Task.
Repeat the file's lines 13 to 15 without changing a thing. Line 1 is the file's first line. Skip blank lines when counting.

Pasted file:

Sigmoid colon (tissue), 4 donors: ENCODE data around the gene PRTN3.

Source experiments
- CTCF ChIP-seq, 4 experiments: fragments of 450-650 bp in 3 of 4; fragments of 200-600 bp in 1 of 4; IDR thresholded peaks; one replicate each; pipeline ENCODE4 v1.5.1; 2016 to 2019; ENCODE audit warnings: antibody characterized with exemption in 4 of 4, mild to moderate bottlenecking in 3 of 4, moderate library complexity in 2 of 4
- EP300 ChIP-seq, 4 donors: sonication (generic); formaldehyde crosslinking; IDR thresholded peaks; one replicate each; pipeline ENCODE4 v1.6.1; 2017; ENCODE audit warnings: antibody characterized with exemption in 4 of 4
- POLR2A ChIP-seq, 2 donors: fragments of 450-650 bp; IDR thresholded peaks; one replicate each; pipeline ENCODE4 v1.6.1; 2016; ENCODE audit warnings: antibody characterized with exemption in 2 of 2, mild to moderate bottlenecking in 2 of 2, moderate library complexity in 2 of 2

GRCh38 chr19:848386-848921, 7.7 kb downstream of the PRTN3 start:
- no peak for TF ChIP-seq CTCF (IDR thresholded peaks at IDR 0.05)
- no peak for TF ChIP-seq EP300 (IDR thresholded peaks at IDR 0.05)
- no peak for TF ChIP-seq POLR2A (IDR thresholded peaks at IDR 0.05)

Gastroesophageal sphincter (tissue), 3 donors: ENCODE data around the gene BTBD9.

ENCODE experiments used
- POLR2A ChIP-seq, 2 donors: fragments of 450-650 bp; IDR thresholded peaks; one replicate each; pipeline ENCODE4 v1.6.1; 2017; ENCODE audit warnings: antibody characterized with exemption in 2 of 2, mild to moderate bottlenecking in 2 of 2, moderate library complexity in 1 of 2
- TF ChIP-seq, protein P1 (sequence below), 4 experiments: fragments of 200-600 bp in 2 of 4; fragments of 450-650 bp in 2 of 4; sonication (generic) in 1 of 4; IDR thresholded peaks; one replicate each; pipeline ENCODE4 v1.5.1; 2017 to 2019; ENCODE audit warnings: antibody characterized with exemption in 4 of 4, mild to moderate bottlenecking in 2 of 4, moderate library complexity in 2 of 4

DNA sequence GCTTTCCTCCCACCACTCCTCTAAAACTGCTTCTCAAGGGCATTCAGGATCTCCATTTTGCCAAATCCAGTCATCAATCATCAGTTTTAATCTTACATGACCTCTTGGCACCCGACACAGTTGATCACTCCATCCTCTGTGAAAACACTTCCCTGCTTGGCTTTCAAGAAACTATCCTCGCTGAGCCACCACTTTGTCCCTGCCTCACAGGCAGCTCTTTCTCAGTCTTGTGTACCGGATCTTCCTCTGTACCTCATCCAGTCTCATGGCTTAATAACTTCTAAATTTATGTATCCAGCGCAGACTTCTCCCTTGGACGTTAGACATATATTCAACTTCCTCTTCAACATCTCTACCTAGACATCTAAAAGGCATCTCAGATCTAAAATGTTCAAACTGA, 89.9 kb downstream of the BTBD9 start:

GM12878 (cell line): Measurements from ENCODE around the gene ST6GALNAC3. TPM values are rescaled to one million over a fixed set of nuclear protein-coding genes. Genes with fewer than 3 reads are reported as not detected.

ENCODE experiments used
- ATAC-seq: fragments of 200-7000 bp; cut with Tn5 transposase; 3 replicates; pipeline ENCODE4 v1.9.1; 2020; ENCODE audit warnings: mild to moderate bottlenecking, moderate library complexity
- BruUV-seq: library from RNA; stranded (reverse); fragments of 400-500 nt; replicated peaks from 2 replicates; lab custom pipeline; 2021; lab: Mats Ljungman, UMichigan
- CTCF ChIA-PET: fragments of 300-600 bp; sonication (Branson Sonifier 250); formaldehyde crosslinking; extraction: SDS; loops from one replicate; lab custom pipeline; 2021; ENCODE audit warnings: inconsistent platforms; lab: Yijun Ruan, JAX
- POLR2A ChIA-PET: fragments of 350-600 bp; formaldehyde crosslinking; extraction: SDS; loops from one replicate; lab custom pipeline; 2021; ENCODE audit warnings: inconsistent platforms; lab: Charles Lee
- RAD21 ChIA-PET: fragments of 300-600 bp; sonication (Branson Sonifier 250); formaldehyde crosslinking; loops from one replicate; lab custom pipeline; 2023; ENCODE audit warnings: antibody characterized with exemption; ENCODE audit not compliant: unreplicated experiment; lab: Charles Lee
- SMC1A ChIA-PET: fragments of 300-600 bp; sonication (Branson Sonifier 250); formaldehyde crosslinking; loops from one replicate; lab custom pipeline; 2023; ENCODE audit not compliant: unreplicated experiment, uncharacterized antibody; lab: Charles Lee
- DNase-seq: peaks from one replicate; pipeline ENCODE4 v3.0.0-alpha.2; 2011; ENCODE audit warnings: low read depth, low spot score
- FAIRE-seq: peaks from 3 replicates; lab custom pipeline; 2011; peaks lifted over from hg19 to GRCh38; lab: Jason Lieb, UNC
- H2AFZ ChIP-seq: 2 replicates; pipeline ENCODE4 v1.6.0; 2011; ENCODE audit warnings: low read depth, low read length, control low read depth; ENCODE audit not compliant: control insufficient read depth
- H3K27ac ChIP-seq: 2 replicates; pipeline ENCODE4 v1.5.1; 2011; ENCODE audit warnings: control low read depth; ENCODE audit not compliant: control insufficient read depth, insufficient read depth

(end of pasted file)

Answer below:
- TF ChIP-seq, protein P1 (sequence below), 4 experiments: fragments of 200-600 bp in 2 of 4; fragments of 450-650 bp in 2 of 4; sonication (generic) in 1 of 4; IDR thresholded peaks; one replicate each; pipeline ENCODE4 v1.5.1; 2017 to 2019; ENCODE audit warnings: antibody characterized with exemption in 4 of 4, mild to moderate bottlenecking in 2 of 4, moderate library complexity in 2 of 4

DNA sequence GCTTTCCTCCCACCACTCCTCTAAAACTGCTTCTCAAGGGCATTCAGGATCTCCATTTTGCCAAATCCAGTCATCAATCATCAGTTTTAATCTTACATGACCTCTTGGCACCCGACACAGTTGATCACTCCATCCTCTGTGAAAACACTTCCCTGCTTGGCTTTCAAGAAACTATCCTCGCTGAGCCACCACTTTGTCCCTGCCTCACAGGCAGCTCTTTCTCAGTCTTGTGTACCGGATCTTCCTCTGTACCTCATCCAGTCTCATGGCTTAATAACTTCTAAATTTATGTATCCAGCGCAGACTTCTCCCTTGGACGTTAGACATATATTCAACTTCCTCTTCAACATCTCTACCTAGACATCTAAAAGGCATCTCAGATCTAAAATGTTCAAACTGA, 89.9 kb downstream of the BTBD9 start:

GM12878 (cell line): Measurements from ENCODE around the gene ST6GALNAC3. TPM values are rescaled to one million over a fixed set of nuclear protein-coding genes. Genes with fewer than 3 reads are reported as not detected.